Her research into recovery, resiliency, and post-traumatic growth helped her design and offer Superbetter as a collaborative effort between players to collectively problem solve. The game helps to cultivate an attitude and experience of accomplishment, and assists in healing, health, and wellness. McGonigal says, “In the best-designed games, our human experience is optimized…” and Superbetter capitalizes on that truth. The process, more than the product, help players reach their health goals by having them actively participate in the four kinds of resilience. Physical, mental, social, and emotion resilience are all increased, through play, and the result is one of a change in priorities, a decreased fear of doing what makes one happy, and a new sense of purpose. Now, instead of racing cars or collecting mushrooms, you can increase the quality and maybe even the length of your life while game playing. 
Visit SuperBetter, and for more information watch Jane McGonigal’s TED Talk. 
- Lee Jones
SuperBetter is a Game that Helps You Reach Your Health Goals 
Game designer Jane McGonigal turned a traumatic event in her life into a virtual superpower when she chose to assist her concussion recovery by developing a role-playing game. Superbetter is the brainchild and online multi-player game that helps players achieve their health goals or recover from an illness or injury. McGonigal experienced significant depression and a mental fog, post-injury, and she found that creating an online world where should could virtually battle her symptoms and increase her personal resilience caused her suffering to end.
Her research into recovery, resiliency, and post-traumatic growth helped her design and offer Superbetter as a collaborative effort between players to collectively problem solve. The game helps to cultivate an attitude and experience of accomplishment, and assists in healing, health, and wellness. McGonigal says, “In the best-designed games, our human experience is optimized…” and Superbetter capitalizes on that truth. The process, more than the product, help players reach their health goals by having them actively participate in the four kinds of resilience. Physical, mental, social, and emotion resilience are all increased, through play, and the result is one of a change in priorities, a decreased fear of doing what makes one happy, and a new sense of purpose. Now, instead of racing cars or collecting mushrooms, you can increase the quality and maybe even the length of your life while game playing.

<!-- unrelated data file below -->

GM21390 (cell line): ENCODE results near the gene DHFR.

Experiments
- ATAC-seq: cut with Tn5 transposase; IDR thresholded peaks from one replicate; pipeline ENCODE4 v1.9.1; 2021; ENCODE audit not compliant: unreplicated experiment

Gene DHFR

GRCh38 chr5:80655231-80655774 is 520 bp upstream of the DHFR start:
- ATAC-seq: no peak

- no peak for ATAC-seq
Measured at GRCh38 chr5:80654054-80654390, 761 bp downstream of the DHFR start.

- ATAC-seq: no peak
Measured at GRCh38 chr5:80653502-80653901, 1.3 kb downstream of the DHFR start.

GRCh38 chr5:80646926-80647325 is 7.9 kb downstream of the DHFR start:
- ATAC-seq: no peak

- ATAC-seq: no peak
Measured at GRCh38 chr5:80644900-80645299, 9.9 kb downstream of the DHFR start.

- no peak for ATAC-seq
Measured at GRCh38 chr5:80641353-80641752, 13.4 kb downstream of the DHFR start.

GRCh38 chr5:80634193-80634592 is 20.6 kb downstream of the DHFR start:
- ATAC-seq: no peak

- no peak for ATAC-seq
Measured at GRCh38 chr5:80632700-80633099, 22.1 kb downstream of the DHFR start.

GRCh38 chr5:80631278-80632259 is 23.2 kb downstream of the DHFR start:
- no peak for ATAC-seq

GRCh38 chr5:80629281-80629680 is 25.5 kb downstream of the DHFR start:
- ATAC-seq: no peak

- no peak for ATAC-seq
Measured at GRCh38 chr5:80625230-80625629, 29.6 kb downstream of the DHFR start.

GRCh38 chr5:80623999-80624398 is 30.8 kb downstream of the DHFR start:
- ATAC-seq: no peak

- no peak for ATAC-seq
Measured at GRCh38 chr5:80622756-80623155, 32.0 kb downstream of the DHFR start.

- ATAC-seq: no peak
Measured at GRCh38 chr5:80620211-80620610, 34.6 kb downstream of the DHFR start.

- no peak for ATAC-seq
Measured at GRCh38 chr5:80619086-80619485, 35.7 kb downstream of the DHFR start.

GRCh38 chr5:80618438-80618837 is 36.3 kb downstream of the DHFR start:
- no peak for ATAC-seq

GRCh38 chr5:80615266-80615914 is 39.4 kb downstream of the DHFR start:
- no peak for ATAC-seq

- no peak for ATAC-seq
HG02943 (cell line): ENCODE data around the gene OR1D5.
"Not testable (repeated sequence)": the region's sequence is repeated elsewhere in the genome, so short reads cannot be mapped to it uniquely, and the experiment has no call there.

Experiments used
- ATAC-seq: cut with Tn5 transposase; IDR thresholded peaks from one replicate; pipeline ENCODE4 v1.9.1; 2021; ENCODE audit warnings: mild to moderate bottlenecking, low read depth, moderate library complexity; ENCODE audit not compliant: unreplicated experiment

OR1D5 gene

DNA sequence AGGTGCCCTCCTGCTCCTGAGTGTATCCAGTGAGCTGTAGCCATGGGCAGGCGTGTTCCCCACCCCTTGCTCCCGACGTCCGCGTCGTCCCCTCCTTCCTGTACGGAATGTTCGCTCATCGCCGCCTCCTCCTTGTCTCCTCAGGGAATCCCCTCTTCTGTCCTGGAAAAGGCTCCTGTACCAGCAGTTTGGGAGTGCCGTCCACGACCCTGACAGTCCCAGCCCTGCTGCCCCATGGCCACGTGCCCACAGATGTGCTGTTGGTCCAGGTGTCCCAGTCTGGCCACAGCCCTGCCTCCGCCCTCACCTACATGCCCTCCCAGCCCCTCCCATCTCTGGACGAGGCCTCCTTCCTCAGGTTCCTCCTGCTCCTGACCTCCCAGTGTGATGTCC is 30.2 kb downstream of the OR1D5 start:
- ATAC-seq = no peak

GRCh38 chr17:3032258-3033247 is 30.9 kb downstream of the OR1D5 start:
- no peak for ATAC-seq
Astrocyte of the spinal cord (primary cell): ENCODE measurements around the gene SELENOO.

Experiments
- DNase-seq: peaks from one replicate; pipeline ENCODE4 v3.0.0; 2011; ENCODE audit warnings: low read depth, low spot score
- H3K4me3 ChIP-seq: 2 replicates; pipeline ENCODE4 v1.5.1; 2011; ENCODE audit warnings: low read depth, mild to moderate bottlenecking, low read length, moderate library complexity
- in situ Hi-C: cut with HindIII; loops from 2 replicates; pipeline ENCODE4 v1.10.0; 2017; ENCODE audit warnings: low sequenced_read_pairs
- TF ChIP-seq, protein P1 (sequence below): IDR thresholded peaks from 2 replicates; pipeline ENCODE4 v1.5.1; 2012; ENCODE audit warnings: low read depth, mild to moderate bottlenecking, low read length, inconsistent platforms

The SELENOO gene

Visit SuperBetter, and for more information watch Jane McGonigal’s TED Talk. 
- Lee Jones
SuperBetter is a Game that Helps You Reach Your Health Goals 
Game designer Jane McGonigal turned a traumatic event in her life into a virtual superpower when she chose to assist her concussion recovery by developing a role-playing game. Superbetter is the brainchild and online multi-player game that helps players achieve their health goals or recover from an illness or injury. McGonigal experienced significant depression and a mental fog, post-injury, and she found that creating an online world where should could virtually battle her symptoms and increase her personal resilience caused her suffering to end.
Her research into recovery, resiliency, and post-traumatic growth helped her design and offer Superbetter as a collaborative effort between players to collectively problem solve. The game helps to cultivate an attitude and experience of accomplishment, and assists in healing, health, and wellness. McGonigal says, “In the best-designed games, our human experience is optimized…” and Superbetter capitalizes on that truth. The process, more than the product, help players reach their health goals by having them actively participate in the four kinds of resilience. Physical, mental, social, and emotion resilience are all increased, through play, and the result is one of a change in priorities, a decreased fear of doing what makes one happy, and a new sense of purpose. Now, instead of racing cars or collecting mushrooms, you can increase the quality and maybe even the length of your life while game playing. 
Visit SuperBetter, and for more information watch Jane McGonigal’s TED Talk. 
- Lee Jones